Wine names: Grapes vs Regions.
A brief explanation here -- wines are usually either named by their grape (for example, "Merlot", or "Pinot grigio"), or by the place where they are bottled (for example, "Burgundy" or "Bordeaux", which are from regions in France). Other than France, Italy and Spain (and probably lots of other countries) also have wines named by their origin rather than grape. We don't seem to have this in the US however, even though the USA produces some very good wine.
This causes some problems as there are overlapping wine naming systems. A wine from a region of France, Italy, Spain, whatever might be almost completely a particular grape, but it is not named after the grape, but it is named after the region. There may be many different location names for the same grape name. A huge mess, and a lot to remember.
Here are a few differences between grape named wines and location named wines:
- Region named wines are "protected" by government bodies, and thus are generally more expensive than grape named wines. They do not compete on a level playing field. For example, a "Bordeaux" wine, made of a mixture of Cabernet Sauvignon and perhaps Cabernet franc and Merlot, might cost more than a California "Cab". There are many factors here though.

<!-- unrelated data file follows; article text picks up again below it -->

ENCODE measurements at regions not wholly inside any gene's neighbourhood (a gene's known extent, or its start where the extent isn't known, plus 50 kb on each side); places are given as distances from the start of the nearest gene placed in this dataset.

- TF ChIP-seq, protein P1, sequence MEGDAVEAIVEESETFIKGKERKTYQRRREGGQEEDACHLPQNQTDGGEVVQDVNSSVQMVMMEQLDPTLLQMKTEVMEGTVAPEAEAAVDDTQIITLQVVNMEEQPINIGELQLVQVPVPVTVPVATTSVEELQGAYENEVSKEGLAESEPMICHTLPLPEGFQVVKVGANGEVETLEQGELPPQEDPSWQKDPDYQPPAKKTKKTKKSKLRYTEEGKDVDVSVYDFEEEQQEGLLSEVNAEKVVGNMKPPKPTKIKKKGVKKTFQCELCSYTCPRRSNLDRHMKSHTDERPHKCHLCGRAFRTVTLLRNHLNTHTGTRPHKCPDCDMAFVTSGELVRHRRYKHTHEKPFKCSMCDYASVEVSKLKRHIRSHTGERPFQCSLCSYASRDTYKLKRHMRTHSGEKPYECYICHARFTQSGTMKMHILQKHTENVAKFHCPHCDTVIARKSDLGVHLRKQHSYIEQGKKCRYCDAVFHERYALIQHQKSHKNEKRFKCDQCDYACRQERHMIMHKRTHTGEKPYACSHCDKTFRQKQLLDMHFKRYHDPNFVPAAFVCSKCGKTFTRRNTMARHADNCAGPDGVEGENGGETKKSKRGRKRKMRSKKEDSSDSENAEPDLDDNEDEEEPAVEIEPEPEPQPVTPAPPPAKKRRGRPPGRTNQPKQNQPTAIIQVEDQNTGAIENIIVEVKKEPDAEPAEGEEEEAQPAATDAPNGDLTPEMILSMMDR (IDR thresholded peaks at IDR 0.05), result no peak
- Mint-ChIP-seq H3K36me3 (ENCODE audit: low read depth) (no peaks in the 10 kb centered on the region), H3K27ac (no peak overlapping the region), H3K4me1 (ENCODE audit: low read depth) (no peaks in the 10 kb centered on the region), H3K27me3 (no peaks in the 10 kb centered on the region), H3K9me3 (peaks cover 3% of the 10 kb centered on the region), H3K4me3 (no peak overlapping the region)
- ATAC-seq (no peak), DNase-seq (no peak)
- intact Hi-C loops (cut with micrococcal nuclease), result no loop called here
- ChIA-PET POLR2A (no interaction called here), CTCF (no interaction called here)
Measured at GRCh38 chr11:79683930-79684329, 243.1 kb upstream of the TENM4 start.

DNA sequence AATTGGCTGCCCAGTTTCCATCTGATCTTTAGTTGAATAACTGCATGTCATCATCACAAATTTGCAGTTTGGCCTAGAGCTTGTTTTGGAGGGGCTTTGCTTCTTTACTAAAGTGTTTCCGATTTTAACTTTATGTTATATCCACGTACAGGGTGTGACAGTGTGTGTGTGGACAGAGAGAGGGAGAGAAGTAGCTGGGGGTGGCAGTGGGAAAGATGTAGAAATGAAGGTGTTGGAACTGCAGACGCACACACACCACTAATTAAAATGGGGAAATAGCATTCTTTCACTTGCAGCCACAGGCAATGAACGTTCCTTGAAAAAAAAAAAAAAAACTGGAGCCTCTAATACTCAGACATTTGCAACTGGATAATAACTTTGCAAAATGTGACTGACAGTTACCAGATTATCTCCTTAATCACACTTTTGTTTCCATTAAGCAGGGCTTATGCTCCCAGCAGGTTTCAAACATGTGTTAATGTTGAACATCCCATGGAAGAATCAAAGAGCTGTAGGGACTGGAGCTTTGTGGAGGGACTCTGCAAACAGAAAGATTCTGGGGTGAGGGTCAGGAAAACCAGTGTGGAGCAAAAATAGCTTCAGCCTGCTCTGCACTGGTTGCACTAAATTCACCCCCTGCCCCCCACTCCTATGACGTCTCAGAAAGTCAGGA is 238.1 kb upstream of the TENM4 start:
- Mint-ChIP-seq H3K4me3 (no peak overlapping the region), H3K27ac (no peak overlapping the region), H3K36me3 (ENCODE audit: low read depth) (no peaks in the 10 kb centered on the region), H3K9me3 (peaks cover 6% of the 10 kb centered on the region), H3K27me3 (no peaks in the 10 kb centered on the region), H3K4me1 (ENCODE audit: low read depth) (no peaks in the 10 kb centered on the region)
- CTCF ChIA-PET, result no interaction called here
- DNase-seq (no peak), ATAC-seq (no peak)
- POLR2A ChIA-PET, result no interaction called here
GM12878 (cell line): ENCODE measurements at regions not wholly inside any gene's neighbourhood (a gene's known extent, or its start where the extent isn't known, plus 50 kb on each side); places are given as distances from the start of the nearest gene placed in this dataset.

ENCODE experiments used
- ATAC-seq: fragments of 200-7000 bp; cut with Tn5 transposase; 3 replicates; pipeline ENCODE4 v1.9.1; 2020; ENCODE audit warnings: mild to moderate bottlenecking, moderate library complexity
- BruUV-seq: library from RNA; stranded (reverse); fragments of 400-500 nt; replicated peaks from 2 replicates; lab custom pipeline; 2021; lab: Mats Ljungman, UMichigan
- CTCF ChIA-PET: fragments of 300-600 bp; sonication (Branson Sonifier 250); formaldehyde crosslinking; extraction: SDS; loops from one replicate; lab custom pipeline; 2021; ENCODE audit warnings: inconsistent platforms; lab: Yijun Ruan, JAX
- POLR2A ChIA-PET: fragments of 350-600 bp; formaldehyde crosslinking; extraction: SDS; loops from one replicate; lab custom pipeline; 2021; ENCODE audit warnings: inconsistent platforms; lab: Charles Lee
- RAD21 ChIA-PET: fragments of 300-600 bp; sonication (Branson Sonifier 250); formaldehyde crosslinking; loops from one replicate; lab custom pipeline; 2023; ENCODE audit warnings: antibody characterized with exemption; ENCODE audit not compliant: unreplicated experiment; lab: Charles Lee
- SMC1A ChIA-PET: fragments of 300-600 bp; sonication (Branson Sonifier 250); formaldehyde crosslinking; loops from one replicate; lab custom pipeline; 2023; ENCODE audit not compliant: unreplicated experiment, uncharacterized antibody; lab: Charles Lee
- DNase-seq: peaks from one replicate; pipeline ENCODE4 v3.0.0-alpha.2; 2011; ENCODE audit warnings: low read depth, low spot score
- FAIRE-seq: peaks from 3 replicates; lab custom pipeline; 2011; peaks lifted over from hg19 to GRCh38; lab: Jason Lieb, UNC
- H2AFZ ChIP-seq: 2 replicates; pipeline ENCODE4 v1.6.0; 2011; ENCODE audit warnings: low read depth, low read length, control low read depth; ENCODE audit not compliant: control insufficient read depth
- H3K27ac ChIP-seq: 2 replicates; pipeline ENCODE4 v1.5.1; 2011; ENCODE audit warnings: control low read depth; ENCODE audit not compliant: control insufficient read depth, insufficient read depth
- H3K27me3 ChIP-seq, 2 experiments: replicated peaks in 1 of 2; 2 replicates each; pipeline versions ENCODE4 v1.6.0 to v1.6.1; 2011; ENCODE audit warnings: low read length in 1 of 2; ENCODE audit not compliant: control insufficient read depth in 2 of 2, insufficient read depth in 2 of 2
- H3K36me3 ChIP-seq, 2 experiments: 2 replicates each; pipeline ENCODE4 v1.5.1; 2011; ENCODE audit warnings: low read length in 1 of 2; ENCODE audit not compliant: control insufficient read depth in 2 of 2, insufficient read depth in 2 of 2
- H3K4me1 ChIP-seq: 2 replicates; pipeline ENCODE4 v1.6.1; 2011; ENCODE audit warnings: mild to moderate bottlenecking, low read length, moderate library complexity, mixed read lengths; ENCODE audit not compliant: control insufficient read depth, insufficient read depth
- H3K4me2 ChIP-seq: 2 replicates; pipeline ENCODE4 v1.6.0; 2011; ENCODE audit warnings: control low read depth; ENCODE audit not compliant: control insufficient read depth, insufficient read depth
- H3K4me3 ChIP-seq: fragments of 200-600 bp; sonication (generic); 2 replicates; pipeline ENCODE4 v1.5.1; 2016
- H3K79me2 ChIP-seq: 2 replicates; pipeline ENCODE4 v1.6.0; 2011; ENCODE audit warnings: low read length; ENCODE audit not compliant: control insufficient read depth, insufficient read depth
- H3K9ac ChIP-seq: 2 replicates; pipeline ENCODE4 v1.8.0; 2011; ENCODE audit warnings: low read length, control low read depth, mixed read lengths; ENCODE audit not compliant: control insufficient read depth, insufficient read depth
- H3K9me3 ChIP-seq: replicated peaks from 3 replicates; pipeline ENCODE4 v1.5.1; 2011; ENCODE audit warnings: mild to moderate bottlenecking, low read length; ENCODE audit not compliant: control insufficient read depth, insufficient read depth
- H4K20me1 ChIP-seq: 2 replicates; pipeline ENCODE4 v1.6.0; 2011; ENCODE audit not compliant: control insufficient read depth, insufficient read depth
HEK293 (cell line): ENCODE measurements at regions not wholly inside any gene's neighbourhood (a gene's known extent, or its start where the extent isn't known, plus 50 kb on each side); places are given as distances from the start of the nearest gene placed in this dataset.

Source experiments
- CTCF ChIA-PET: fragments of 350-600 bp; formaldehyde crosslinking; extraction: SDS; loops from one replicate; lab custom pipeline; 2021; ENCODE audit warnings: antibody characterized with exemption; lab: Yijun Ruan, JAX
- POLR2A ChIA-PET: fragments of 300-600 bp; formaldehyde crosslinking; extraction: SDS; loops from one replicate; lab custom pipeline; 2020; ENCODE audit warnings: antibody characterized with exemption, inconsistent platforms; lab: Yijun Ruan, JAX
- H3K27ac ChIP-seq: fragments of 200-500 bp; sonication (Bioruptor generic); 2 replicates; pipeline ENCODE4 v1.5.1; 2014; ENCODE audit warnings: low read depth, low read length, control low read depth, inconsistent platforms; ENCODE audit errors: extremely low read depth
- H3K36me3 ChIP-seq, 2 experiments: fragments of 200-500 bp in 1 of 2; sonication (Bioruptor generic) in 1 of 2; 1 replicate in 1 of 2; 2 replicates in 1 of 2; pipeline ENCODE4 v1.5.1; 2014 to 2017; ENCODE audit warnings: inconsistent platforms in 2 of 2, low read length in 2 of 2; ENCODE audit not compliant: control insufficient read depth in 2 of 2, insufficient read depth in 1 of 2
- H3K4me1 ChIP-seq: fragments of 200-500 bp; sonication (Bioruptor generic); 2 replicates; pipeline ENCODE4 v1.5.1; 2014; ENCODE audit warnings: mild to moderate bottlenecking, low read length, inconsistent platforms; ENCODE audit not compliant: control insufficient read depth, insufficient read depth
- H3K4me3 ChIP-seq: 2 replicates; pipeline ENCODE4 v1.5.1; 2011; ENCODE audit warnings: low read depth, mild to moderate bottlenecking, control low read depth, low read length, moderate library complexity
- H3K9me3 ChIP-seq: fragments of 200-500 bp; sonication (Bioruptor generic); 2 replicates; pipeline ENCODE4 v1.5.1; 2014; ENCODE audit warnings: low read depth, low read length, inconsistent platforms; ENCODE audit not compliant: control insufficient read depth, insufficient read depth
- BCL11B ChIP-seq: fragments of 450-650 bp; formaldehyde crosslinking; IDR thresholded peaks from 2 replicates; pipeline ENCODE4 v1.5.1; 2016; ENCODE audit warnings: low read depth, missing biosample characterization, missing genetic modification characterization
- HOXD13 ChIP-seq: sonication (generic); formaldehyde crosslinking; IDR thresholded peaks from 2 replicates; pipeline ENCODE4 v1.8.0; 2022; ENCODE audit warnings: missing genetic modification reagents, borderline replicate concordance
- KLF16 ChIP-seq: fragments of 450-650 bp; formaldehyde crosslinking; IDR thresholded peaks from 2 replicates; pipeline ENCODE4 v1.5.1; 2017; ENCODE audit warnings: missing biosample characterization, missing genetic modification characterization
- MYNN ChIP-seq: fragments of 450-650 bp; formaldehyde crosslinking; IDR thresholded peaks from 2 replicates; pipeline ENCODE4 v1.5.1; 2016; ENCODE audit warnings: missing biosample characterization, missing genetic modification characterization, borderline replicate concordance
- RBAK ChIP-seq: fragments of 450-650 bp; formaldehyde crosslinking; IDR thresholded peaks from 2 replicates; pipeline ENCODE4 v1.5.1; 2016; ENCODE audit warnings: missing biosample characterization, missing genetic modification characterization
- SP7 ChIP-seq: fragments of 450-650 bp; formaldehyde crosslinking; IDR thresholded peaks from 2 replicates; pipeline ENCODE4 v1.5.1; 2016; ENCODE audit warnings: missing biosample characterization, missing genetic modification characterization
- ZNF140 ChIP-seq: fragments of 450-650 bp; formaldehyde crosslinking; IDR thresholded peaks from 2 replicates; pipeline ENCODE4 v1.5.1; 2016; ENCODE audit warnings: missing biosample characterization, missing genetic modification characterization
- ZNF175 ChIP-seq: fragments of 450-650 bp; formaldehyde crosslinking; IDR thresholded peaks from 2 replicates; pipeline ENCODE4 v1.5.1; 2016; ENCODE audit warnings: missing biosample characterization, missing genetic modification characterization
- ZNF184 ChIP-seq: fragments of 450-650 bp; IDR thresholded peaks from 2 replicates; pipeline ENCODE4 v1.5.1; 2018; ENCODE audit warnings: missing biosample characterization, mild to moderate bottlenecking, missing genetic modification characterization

- Wines named for grapes are generally bottled almost anywhere but France -- for example, California. Wines named after regions of France, are bottled in France (we would hope of course).
- Wines named after regions are often "blends" of several grapes. Thats perfectly OK.
- There is no reason to get upset about a blend of 3 good grapes. However, once you allow mixtures of grapes, there are a lot more variables. Both opportunity for good and bad.
- In a blend, it is much easier to "cheat" -- i.e. mix in a little bit of good grape with a lot of cheaper bad grape. Of course, one can cheat with single grapes as well by mixing in "good" and "bad" grapes of the same name. As it seems unlikely that anyone is spending much time on tracking cheating, who knows what is really going on.
September 20, 2020
, Timothy C. Hain, M.D.
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